Photo Essay: An Argument Against Pebble Mine from the Ground and the Air


The proposed site for Pebble Mine is a near the headwaters of important salmon habitat.
All photos by Pat Clayton

[Editor’s note: Last April, we posted about photographer Pat Clayton‘s goal to spend the summer in Alaska to photograph the region threatened by the proposed Pebble Mine. Here is his second set of images and thoughts on the experience.]


Bristol Bay is home to the world’s last great wild salmon run.

Featuring waterways that stretch as far as the eye can see in all directions, Bristol Bay is a living organism where fresh, clean water is the blood that pumps life into all extremities. Groundwater is recharged in perpetuity from the onslaught of Bering Sea storms that pummel this region of Alaska. Vital groundwater, unseen to the naked eye, is 100 times the amount as one sees in the creeks and river. Here, the water creeps through glacially deposited gravel beneath the ground. The ground is a vast sponge that spills its excess annually into the lakes and streams, and salmon travel across the vast ocean to return to these freshwater seeps to spawn and perpetuate their species.


The equipment staging area for all Pebble explorations as seen from the air.

Talarik Creek and the Koktuli River plug directly into the two most important salmon on the planet. Close by is the mighty Nushagak, and Alaska’s largest and most important fresh water lake, Lake Illiamna. The plans for Pebble Mine call for it to be built where these two waterways begin. Anything occurring here ends up there. The risk is too great, and the ecological, financial, and cultural treasure known as Bristol Bay is directly in the crosshairs. As I traveled throughout the region, the interconnectedness of this ecosystem became apparent, and this headwaters location is its heart. This core salmon population center pumps genetic diversity and quantity of salmon to all the outlying areas. No less then 60% of the salmon in the region call the lake and the Nushagak their nursery.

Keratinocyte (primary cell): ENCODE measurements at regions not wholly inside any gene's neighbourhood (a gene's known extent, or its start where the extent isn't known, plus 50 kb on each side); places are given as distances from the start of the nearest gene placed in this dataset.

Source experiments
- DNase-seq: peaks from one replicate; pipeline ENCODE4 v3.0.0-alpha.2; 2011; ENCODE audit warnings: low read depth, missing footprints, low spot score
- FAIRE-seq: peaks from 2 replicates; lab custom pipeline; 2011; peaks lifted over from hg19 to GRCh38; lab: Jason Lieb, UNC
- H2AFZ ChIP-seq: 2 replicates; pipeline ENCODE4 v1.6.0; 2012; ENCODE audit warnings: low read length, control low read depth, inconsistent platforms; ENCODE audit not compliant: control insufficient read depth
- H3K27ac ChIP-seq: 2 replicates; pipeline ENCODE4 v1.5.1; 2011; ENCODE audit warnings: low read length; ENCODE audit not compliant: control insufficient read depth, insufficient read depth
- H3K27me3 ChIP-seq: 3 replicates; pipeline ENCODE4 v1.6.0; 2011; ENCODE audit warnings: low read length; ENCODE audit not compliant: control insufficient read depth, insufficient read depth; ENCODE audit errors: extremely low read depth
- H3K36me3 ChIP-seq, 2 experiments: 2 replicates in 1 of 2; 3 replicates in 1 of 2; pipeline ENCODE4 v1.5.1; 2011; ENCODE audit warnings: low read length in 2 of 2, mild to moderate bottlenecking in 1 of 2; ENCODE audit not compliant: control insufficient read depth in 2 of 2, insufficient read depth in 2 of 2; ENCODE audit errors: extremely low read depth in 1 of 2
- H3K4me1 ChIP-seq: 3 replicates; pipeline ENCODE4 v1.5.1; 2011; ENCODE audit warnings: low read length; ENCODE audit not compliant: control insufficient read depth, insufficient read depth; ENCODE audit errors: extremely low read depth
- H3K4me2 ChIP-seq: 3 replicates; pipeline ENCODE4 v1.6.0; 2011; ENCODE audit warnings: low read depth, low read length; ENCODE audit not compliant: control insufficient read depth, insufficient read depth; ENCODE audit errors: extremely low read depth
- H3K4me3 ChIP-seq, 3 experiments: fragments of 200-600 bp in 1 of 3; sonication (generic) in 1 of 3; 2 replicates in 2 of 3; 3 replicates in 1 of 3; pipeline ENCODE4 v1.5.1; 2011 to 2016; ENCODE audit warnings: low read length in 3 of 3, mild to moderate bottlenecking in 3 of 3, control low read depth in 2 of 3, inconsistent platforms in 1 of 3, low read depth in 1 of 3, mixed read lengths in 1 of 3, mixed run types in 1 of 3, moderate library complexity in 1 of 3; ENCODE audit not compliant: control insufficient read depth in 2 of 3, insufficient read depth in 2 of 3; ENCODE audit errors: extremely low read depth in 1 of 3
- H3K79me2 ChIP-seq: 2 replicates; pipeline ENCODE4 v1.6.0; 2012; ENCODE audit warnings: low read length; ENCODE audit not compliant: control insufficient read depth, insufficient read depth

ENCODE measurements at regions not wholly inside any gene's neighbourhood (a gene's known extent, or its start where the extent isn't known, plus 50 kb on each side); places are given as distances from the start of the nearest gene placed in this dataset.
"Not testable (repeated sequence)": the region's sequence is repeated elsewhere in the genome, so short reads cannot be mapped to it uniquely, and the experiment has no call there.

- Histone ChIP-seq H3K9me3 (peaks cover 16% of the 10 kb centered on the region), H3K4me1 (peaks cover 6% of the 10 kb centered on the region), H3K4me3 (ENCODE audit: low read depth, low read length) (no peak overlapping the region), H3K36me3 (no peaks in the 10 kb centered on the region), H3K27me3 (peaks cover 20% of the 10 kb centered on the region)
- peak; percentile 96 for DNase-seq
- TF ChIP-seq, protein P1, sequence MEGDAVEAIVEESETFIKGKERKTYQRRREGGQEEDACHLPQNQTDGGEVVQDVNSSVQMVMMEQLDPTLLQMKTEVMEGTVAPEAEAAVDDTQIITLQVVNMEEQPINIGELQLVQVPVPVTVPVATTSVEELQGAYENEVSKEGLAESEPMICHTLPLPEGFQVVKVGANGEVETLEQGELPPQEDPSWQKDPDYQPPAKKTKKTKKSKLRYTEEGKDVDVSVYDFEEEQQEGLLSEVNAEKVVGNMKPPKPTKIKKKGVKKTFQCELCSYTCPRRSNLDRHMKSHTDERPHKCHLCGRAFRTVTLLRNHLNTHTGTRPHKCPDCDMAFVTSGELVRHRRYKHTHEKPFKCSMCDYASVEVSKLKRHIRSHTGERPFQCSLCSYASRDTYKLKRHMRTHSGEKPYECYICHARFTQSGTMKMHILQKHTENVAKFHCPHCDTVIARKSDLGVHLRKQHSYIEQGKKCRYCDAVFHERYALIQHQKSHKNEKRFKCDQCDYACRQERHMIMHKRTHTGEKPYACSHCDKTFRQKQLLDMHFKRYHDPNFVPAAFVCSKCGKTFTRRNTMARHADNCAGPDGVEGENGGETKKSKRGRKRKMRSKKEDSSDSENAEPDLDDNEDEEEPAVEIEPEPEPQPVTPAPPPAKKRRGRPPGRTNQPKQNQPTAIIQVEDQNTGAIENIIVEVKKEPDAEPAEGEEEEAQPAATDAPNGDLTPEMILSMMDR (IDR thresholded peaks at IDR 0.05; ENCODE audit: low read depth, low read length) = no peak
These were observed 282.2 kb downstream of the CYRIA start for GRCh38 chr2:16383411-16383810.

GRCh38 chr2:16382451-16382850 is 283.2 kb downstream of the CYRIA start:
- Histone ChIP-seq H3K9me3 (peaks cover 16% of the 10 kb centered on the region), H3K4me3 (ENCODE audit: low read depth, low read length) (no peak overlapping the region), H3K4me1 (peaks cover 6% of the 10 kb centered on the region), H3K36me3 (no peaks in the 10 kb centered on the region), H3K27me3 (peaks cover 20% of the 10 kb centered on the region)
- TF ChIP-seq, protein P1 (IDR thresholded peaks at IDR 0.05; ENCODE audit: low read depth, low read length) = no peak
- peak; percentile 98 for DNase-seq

This is the landscape that Clayton calls “ground zero.”

As I flew over the site, the startling consequences of what is proposed sank in; the audacity of putting something so unique at so much risk was dumbfounding. I had planned my trip to end at ground zero. Having spent nearly three months in the communities and landscapes surrounding the mine site, I landed in Illiamna, the eye of the storm. As the first fall storms barreled out of the Bering, whipping Illiamna into a frothy green expanse, I could see the magnitude of what was at stake. The reality of the wilderness was in full view as I watched grizzlies bolt from the very spot I would be sleeping as the plane made its landing on Talarik creek. A place simply known as “the Rock” at the mouth of the creek holds massive rainbow trout that fisherman travel across the globe to have a chance at.


Sockeye’s provide both sport-fishing opportunities and a commercial-fishing industry.

Sockeye salmon, which are the lifeblood for native peoples and the commercial fisherman, were here too. A late-run pod circled aimlessly in the sloughs just upstream. After traveling far and wide, my feet were standing in a creek that is proposed to be completely dewatered, a creek that was bursting with life. This one place had become the center of the universe for the people who lived and relied on clean water and healthy salmon runs. A place and an ecosystem perfected over millennia that mine proponents say can be mitigated by creating habitat elsewhere. The near unanimous opposition amongst the locals, environmentalists, and commercial and sports fisherman is born from the mere idea of Pebble Mine being as outlandishly ridiculous as the idea that man can engineer and/or mitigate this potential loss.

 Click here to visit the Orvis Stop Pebble Mine Commitment page.

6 thoughts on “Photo Essay: An Argument Against Pebble Mine from the Ground and the Air

  1. Carl Johnson

    The photo you have identified as the “exploratory drill site” is not a drill site. It is the equipment staging area for all Pebble explorations. Equipment and supplies are staged there in bulk, and then taken out to individual drill sites as needed. Drill sites are much smaller and are scattered throughout the area. You can see in the photo in the link below a drill site in the foreground with the staging area in the background. http://cjphoto.photoshelter.com/gallery-image/Bristol-Bay/G0000.y2Td15D4sQ/I0000piGmLhZqRfs

    Reply
      1. Carl Johnson

        Glad to help. I’ve been working on a photo book project about the region for three years and, in a past life, I was an attorney involved in litigation over the Pebble exploration.

        Reply
  2. Marc Robershaw

    I have the “No Pebble Mine” sticker on my car. Recently a fuel attendant at the gas station asked me what it was all about. I did the best I could to explain the plight of the native salmon runs, wild trout and wild life ecology that would be destroyed by the mine. His response ” wow that sucks, so did you win the fight”? I had to tell him the fight is eternal. At least there is still curious folks out there who care.

    Reply
    1. don bievenour

      Write your congressional reps and tell tam you are against the Pebble Creek Mine; multiple times if necessary .Where can I get a sticker?

      Reply

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